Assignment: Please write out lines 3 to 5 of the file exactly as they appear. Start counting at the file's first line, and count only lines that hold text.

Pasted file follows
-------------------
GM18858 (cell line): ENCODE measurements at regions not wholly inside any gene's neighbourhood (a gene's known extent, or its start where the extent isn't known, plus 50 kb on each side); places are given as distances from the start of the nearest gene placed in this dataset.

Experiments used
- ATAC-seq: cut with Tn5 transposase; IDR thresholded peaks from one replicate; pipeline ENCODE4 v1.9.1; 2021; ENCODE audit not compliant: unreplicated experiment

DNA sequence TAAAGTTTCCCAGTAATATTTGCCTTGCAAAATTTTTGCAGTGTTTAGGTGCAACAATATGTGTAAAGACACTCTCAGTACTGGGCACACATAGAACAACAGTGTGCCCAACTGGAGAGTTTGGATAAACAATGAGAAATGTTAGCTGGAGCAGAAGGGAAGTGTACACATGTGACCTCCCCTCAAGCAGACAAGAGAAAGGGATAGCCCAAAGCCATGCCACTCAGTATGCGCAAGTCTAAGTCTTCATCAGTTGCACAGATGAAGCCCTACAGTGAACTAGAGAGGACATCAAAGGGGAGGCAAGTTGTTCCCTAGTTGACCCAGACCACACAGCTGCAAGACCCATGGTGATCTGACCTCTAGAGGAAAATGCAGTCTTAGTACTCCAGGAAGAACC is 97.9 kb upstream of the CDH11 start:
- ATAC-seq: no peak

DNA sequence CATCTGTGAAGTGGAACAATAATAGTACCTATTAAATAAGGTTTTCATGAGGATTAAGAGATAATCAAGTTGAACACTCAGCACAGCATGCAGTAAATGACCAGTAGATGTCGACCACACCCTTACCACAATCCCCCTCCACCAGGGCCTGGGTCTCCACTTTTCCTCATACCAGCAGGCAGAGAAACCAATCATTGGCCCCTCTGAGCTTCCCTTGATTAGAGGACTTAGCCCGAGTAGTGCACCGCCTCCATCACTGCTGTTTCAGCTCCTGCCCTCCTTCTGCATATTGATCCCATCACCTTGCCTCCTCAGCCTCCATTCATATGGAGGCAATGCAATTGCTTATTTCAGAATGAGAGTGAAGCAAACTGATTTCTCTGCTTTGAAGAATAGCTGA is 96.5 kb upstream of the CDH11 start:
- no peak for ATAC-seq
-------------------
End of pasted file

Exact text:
- ATAC-seq: cut with Tn5 transposase; IDR thresholded peaks from one replicate; pipeline ENCODE4 v1.9.1; 2021; ENCODE audit not compliant: unreplicated experiment

DNA sequence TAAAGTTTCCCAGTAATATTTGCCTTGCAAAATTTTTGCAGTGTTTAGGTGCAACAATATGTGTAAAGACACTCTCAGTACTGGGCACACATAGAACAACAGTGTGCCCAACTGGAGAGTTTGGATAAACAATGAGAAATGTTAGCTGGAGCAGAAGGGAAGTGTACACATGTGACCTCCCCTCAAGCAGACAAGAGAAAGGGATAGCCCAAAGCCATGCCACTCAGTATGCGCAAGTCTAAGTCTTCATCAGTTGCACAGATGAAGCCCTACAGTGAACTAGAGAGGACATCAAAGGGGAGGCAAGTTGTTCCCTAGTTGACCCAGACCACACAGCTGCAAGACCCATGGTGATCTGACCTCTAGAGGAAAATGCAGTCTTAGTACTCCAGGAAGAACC is 97.9 kb upstream of the CDH11 start:
- ATAC-seq: no peak